Best Dictionary/Thesaurus Apps for Android

Good Dictionary or Thesaurus is something everyone loves to have on their phone. People even have thesauruses in different languages wherein they can find new words and look for their meaning.

Nowadays people love to learn new words, spelling and their usage in the English language. They even download multiple thesauruses from play store to learn different words and their meanings in different languages instead of a dictionary.

Using the same words over and over again is never a good idea. Especially when you’re writing something long like a book or you write frequently like a blogger. It’s always a good idea to have a wide variety of vocabulary to keep things interesting. We can help with that. Here are the best thesaurus apps for Android! A lot of dictionary apps have come with built-in thesauruses. We have our best list of those linked just below if you want to hit two birds with one stone.

If you are merely looking for a dictionary because you occasionally need to lookup a word, and/or check it's spelling or usage, then I would go for Merriam-Webster (despite its American bias!) or Dictionary.com

Both of these will let you use Audio to enter words, and they both provide good context and examples of word usage. You can download the dictionaries for off line use, and the apps let you hyper-link which is a nice shortcut. Plus all the little nice to have such as word-of-the day, etc.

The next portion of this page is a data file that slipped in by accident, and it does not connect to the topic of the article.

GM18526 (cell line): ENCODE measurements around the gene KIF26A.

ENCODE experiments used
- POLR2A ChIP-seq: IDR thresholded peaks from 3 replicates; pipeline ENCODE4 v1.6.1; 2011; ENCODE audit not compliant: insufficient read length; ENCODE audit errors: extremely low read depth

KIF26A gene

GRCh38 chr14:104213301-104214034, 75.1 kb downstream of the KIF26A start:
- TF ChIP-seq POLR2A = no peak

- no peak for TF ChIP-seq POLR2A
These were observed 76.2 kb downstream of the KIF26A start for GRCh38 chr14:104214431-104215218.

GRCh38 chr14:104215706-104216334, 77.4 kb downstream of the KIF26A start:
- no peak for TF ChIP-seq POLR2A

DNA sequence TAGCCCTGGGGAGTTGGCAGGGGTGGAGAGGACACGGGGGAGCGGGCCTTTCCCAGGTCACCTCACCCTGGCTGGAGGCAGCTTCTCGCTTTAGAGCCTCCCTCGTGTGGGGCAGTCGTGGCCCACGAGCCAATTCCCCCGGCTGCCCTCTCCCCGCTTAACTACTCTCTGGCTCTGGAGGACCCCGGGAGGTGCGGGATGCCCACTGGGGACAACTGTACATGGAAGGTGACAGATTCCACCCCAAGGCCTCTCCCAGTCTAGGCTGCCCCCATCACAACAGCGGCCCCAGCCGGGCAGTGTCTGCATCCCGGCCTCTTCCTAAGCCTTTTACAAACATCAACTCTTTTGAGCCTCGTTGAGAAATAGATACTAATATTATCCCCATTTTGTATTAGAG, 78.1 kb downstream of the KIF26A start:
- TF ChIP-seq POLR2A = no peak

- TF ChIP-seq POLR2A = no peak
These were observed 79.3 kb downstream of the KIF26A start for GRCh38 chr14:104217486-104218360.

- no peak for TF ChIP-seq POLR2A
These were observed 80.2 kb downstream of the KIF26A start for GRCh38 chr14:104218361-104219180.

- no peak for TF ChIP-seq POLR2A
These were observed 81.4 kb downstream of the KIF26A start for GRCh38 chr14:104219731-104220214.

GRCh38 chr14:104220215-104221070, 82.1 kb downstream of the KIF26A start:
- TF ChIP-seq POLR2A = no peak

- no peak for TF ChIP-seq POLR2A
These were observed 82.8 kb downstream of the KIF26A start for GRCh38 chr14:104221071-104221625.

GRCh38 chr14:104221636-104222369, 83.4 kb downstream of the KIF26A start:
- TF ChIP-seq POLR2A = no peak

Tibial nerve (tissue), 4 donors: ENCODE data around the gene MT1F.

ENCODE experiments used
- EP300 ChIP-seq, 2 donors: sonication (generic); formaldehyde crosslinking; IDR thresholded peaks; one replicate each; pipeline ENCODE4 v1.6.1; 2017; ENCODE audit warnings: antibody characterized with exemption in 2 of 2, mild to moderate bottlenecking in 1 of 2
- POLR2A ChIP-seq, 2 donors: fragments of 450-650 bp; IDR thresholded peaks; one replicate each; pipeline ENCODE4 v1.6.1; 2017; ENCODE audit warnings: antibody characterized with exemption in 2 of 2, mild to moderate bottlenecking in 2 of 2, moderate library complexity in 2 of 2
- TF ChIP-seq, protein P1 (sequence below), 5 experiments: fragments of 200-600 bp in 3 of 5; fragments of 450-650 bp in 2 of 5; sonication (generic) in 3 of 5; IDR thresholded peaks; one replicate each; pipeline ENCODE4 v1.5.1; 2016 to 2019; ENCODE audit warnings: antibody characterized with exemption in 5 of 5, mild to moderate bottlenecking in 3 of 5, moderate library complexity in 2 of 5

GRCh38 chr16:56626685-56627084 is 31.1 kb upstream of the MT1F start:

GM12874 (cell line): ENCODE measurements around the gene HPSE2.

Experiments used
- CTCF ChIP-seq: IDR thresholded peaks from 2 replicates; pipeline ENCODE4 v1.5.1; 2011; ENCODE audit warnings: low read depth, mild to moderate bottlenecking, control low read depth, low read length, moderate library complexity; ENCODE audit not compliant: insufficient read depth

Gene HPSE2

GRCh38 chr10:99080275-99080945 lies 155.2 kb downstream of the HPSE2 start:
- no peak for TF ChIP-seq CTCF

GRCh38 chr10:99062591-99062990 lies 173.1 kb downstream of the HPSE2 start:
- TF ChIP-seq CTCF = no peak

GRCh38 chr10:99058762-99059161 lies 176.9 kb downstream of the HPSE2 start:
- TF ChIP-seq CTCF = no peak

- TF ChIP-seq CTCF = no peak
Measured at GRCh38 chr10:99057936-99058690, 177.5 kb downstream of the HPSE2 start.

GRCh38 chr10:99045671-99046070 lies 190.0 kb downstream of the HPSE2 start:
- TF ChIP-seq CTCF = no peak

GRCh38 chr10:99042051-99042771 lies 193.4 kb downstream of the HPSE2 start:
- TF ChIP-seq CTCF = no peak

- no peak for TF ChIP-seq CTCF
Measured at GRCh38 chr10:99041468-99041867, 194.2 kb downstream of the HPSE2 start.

The BEST of the best

If, however, you REALLY want to have the best at your fingertips, then you must put money on the table and buy the Shorter Oxford Dictionary and it isn't cheap, either. So what do you get for your money?

To start with 600k+ words, downloadable. And that's as near as you could ever get to need or use. It has a (brief) history of the language and it's main roots (including a transliteration table), but those are really just a nice to have. 

Surprisingly for so many words, it often doesn't include derivatives. For example, take the word we just used up there, transliteration. You will find transliterate, then down below you'll see the list of derivatives defined but you can't go directly to it. This is a pity, because the web lookup will take you to the derivative section in the verb's definition. But this is just a minor quibble. No doubt that will be sorted in a future update.

This is the dictionary for the person who goes to the edges of the language. (Note that the full Oxford dictionary is also on the App Store but I suspect only the scholarly or deeply interested amateurs will want to purchase it. Well, maybe scrabble enthusiasts looking for arcane words!

Maybe you only need a Thesaurus?
Curiously enough, most people can get by with a Thesaurus or find more convenient and there I would suggest either Merriam Webster's edition, or Collins. Both let you download the words for off-line access.

Why a Thesaurus?
Well, because it gives you the key synonyms of a word, starting with the most popular usages. So if you have a good idea of the word, you can often get a better flavour of it (or find a more suitable word). Sadly, Roget's is not available now. For that, get a Kindle and buy the (hyperlinked) updated Roget).

 

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